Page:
Computing generalized belief functions for continuous fuzzy sets

Research output: Contribution to journalArticle

20 Citations (Scopus)

Abstract

Intelligent systems often need to deal with various kinds of uncertain information. It is thus essential to develop evidential reasoning models that (1) can cope with different kinds of uncertain information in a theoretically sound manner and (2) can be implemented efficiently in a computer system. Generalizing the Dempster-Shafer theory to fuzzy sets has been suggested as a promising approach for dealing with probabilistic data, vague concepts, and incomplete information in a uniform framework. However, previous efforts in this area do not preserve an important principle of D-S theory-that belief and plausibility measures are the lower and upper bounds on belief measures. Recently, Yen proposed an alternative approach in which the degree of belief and the degree of plausibility of a fuzzy set are interpreted as its lower and upper belief measure, respectively. This paper briefly describes his generalized D-S reasoning model and discusses the computational aspects of the model. In particular, efficient algorithms are presented for computing the generalized belief function and plausibility functions for strong convex fuzzy sets, which are a wide class of fuzzy sets used most frequently in existing fuzzy intelligent systems. The algorithm not only facilitates the application of the generalized D-S model but also provides the basis for developing efficient algorithms for more general cases.

Original languageEnglish (US)
Pages (from-to)1-31
Number of pages31
JournalInternational Journal of Approximate Reasoning
Volume6
Issue number1
DOIs
StatePublished - Jan 1 1992

Fingerprint

Belief Functions
Fuzzy sets
Generalized Functions
Fuzzy Sets
Computing
Intelligent systems
Intelligent Systems
Efficient Algorithms
Convex Fuzzy Sets
Evidential Reasoning
Dempster-Shafer Theory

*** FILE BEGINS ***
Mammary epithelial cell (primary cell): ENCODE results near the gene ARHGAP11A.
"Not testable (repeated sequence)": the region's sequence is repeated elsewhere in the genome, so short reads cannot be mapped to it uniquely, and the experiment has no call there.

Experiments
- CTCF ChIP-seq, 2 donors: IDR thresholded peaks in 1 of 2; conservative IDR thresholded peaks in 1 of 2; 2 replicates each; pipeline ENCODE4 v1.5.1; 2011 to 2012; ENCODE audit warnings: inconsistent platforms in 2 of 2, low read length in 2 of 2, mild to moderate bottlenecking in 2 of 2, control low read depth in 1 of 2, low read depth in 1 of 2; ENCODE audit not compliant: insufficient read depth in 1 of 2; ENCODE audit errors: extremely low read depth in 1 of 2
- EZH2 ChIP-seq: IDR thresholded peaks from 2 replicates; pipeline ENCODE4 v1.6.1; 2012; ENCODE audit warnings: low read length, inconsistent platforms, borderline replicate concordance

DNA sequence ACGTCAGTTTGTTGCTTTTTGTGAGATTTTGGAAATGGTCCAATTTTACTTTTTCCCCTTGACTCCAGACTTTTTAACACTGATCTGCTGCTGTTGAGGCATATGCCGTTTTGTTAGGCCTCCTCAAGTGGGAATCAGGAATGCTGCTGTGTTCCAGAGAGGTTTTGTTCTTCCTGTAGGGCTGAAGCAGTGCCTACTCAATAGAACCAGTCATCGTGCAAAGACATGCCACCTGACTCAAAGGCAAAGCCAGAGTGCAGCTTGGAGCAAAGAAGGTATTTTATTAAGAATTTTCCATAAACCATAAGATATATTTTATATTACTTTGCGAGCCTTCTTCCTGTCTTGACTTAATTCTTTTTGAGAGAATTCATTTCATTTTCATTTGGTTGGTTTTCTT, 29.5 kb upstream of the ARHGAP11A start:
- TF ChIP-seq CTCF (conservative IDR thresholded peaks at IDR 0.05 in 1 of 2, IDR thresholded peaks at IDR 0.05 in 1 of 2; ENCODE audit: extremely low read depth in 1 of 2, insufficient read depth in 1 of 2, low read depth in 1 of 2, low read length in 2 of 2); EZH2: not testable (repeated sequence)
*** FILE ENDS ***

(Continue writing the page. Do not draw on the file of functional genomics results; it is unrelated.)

Incomplete Information
Model
Fuzzy Systems
Upper and Lower Bounds
Computer systems
Reasoning
Acoustic waves
Beliefs
Alternatives

All Science Journal Classification (ASJC) codes

  • Software
  • Theoretical Computer Science
  • Artificial Intelligence
  • Applied Mathematics

Cite this

@article{5a7b47e1d31e4a1698da53485c19eda7,
title = "Computing generalized belief functions for continuous fuzzy sets",
abstract = "Intelligent systems often need to deal with various kinds of uncertain information. It is thus essential to develop evidential reasoning models that (1) can cope with different kinds of uncertain information in a theoretically sound manner and (2) can be implemented efficiently in a computer system. Generalizing the Dempster-Shafer theory to fuzzy sets has been suggested as a promising approach for dealing with probabilistic data, vague concepts, and incomplete information in a uniform framework. However, previous efforts in this area do not preserve an important principle of D-S theory-that belief and plausibility measures are the lower and upper bounds on belief measures. Recently, Yen proposed an alternative approach in which the degree of belief and the degree of plausibility of a fuzzy set are interpreted as its lower and upper belief measure, respectively. This paper briefly describes his generalized D-S reasoning model and discusses the computational aspects of the model. In particular, efficient algorithms are presented for computing the generalized belief function and plausibility functions for strong convex fuzzy sets, which are a wide class of fuzzy sets used most frequently in existing fuzzy intelligent systems. The algorithm not only facilitates the application of the generalized D-S model but also provides the basis for developing efficient algorithms for more general cases.",
author = "John Yen",
year = "1992",
month = "1",
day = "1",